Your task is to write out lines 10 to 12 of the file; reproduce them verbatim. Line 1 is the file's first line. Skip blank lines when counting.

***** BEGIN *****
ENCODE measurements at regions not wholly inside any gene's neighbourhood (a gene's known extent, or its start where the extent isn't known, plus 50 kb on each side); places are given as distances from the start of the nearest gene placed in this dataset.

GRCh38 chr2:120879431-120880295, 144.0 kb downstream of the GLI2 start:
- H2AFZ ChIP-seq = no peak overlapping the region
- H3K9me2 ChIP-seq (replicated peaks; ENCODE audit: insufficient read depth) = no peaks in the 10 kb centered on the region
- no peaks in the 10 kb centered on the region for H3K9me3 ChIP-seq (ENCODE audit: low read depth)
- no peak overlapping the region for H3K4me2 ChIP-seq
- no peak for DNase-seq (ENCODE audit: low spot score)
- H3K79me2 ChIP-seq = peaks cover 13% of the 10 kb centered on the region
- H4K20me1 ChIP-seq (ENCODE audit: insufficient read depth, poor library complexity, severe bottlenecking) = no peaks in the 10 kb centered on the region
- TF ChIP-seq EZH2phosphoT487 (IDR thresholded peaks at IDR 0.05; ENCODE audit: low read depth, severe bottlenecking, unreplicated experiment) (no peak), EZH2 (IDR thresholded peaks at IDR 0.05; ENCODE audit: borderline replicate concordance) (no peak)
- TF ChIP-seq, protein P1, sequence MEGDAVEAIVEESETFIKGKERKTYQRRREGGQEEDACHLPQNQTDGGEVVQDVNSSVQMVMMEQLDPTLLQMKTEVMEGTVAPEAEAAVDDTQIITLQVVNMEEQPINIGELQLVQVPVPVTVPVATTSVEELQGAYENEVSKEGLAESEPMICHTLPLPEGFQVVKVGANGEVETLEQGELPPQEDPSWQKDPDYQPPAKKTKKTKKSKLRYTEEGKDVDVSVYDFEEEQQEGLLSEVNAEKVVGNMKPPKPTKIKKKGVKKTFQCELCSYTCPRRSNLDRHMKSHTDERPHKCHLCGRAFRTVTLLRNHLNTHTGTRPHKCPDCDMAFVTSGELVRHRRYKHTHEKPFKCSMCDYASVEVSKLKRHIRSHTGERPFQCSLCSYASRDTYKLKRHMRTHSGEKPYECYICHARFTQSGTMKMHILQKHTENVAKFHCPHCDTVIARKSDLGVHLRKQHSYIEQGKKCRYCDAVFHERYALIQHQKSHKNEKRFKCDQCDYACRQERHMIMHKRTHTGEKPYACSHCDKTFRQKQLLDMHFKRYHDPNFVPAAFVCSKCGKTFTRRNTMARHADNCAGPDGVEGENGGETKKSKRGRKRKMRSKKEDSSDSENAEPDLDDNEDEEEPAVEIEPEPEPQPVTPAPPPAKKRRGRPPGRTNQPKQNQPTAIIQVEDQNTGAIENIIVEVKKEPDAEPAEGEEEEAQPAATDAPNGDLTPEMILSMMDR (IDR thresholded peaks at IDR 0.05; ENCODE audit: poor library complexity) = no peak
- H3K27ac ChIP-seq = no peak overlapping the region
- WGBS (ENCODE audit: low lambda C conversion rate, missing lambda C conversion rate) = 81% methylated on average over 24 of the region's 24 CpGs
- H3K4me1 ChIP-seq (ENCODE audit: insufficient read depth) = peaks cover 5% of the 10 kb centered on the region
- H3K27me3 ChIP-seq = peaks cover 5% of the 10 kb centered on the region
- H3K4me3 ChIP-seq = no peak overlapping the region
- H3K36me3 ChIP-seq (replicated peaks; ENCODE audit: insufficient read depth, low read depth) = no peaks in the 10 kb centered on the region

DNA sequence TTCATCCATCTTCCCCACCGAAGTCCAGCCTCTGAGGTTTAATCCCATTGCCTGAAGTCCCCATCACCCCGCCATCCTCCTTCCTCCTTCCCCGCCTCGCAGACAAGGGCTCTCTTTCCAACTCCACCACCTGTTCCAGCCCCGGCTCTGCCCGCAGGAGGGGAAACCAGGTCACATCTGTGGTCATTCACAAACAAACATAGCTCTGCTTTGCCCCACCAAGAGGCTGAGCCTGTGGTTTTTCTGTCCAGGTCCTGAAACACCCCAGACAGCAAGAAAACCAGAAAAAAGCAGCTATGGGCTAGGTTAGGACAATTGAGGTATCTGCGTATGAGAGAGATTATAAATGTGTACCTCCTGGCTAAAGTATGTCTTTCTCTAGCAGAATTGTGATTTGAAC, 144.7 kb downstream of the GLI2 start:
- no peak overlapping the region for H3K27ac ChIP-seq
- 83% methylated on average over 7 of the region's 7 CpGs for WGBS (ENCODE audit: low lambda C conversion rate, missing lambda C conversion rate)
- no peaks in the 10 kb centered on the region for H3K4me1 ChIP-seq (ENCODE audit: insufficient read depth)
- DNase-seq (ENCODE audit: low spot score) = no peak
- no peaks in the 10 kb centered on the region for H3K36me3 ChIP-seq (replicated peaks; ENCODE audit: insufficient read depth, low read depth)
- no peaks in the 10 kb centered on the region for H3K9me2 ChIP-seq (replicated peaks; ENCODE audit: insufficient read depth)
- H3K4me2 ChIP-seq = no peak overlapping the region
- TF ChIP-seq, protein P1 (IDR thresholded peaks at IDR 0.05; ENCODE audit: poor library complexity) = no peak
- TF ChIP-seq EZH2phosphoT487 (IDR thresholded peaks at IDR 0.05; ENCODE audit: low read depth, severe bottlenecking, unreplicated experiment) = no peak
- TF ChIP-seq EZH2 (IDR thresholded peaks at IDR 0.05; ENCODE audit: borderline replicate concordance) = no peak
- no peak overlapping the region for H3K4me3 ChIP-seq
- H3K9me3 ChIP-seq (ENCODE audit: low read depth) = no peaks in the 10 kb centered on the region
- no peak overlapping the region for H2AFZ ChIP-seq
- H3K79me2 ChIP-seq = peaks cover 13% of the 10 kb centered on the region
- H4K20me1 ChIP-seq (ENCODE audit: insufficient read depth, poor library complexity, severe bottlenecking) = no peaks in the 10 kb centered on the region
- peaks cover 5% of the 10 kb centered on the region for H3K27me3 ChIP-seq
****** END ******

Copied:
- TF ChIP-seq EZH2phosphoT487 (IDR thresholded peaks at IDR 0.05; ENCODE audit: low read depth, severe bottlenecking, unreplicated experiment) (no peak), EZH2 (IDR thresholded peaks at IDR 0.05; ENCODE audit: borderline replicate concordance) (no peak)
- TF ChIP-seq, protein P1, sequence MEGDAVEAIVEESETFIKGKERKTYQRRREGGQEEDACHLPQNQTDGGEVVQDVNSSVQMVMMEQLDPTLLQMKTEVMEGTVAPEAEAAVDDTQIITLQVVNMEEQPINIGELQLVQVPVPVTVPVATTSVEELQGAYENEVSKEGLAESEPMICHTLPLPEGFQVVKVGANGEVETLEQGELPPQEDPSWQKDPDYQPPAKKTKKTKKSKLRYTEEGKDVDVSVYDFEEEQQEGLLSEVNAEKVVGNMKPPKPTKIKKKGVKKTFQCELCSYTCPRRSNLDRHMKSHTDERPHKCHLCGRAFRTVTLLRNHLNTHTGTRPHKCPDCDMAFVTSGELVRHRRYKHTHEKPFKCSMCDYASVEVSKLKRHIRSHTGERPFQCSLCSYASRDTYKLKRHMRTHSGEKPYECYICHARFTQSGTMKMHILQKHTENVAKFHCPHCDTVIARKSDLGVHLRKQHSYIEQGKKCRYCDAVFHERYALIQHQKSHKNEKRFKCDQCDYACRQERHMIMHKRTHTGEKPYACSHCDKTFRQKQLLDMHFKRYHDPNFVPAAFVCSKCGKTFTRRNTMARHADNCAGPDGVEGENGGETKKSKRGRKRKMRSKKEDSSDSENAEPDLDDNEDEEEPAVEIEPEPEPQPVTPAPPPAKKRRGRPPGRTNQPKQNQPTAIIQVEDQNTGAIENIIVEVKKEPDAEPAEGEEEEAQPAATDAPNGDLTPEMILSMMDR (IDR thresholded peaks at IDR 0.05; ENCODE audit: poor library complexity) = no peak
- H3K27ac ChIP-seq = no peak overlapping the region